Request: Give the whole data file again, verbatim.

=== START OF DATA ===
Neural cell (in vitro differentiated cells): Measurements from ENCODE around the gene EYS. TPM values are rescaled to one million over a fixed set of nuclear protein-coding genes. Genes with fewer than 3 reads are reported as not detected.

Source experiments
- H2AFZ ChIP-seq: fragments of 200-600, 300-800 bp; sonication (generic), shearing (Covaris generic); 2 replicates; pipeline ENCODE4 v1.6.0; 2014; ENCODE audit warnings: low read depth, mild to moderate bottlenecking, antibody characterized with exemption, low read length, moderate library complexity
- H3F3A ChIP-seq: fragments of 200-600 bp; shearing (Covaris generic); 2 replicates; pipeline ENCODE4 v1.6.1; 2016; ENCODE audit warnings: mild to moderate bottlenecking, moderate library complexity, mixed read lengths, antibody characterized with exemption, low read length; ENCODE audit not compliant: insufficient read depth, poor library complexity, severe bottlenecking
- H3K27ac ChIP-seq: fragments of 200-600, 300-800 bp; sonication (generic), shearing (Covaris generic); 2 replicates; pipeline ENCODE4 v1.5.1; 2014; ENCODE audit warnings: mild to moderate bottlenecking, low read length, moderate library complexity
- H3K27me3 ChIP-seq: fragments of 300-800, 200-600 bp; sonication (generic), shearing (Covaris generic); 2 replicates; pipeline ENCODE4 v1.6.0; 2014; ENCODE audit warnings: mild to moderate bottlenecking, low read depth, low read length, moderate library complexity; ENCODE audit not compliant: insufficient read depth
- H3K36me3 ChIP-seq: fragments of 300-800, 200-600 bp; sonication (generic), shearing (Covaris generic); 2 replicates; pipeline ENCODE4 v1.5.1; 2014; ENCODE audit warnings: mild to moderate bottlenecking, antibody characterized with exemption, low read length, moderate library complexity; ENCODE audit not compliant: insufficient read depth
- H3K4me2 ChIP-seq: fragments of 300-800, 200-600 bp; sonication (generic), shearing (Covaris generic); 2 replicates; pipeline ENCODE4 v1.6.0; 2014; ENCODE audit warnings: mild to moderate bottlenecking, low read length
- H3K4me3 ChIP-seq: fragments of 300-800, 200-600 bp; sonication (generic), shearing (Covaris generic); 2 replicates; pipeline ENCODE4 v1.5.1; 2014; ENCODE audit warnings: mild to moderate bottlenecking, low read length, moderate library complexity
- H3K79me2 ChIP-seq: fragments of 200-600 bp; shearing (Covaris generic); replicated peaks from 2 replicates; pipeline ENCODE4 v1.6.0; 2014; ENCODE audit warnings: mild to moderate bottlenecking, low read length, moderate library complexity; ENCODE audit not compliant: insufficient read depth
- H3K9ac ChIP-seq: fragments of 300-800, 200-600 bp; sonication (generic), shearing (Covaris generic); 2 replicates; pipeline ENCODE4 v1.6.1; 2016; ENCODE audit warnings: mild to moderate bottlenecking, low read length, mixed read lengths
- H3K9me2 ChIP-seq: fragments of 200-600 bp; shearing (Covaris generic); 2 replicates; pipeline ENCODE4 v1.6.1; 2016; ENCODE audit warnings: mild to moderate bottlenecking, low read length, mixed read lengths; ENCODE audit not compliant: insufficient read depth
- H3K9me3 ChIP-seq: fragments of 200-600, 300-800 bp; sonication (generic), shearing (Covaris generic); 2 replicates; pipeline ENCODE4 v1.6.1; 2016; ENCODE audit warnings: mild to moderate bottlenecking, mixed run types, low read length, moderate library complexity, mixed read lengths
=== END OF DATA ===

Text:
Neural cell (in vitro differentiated cells): Measurements from ENCODE around the gene EYS. TPM values are rescaled to one million over a fixed set of nuclear protein-coding genes. Genes with fewer than 3 reads are reported as not detected.

Source experiments
- H2AFZ ChIP-seq: fragments of 200-600, 300-800 bp; sonication (generic), shearing (Covaris generic); 2 replicates; pipeline ENCODE4 v1.6.0; 2014; ENCODE audit warnings: low read depth, mild to moderate bottlenecking, antibody characterized with exemption, low read length, moderate library complexity
- H3F3A ChIP-seq: fragments of 200-600 bp; shearing (Covaris generic); 2 replicates; pipeline ENCODE4 v1.6.1; 2016; ENCODE audit warnings: mild to moderate bottlenecking, moderate library complexity, mixed read lengths, antibody characterized with exemption, low read length; ENCODE audit not compliant: insufficient read depth, poor library complexity, severe bottlenecking
- H3K27ac ChIP-seq: fragments of 200-600, 300-800 bp; sonication (generic), shearing (Covaris generic); 2 replicates; pipeline ENCODE4 v1.5.1; 2014; ENCODE audit warnings: mild to moderate bottlenecking, low read length, moderate library complexity
- H3K27me3 ChIP-seq: fragments of 300-800, 200-600 bp; sonication (generic), shearing (Covaris generic); 2 replicates; pipeline ENCODE4 v1.6.0; 2014; ENCODE audit warnings: mild to moderate bottlenecking, low read depth, low read length, moderate library complexity; ENCODE audit not compliant: insufficient read depth
- H3K36me3 ChIP-seq: fragments of 300-800, 200-600 bp; sonication (generic), shearing (Covaris generic); 2 replicates; pipeline ENCODE4 v1.5.1; 2014; ENCODE audit warnings: mild to moderate bottlenecking, antibody characterized with exemption, low read length, moderate library complexity; ENCODE audit not compliant: insufficient read depth
- H3K4me2 ChIP-seq: fragments of 300-800, 200-600 bp; sonication (generic), shearing (Covaris generic); 2 replicates; pipeline ENCODE4 v1.6.0; 2014; ENCODE audit warnings: mild to moderate bottlenecking, low read length
- H3K4me3 ChIP-seq: fragments of 300-800, 200-600 bp; sonication (generic), shearing (Covaris generic); 2 replicates; pipeline ENCODE4 v1.5.1; 2014; ENCODE audit warnings: mild to moderate bottlenecking, low read length, moderate library complexity
- H3K79me2 ChIP-seq: fragments of 200-600 bp; shearing (Covaris generic); replicated peaks from 2 replicates; pipeline ENCODE4 v1.6.0; 2014; ENCODE audit warnings: mild to moderate bottlenecking, low read length, moderate library complexity; ENCODE audit not compliant: insufficient read depth
- H3K9ac ChIP-seq: fragments of 300-800, 200-600 bp; sonication (generic), shearing (Covaris generic); 2 replicates; pipeline ENCODE4 v1.6.1; 2016; ENCODE audit warnings: mild to moderate bottlenecking, low read length, mixed read lengths
- H3K9me2 ChIP-seq: fragments of 200-600 bp; shearing (Covaris generic); 2 replicates; pipeline ENCODE4 v1.6.1; 2016; ENCODE audit warnings: mild to moderate bottlenecking, low read length, mixed read lengths; ENCODE audit not compliant: insufficient read depth
- H3K9me3 ChIP-seq: fragments of 200-600, 300-800 bp; sonication (generic), shearing (Covaris generic); 2 replicates; pipeline ENCODE4 v1.6.1; 2016; ENCODE audit warnings: mild to moderate bottlenecking, mixed run types, low read length, moderate library complexity, mixed read lengths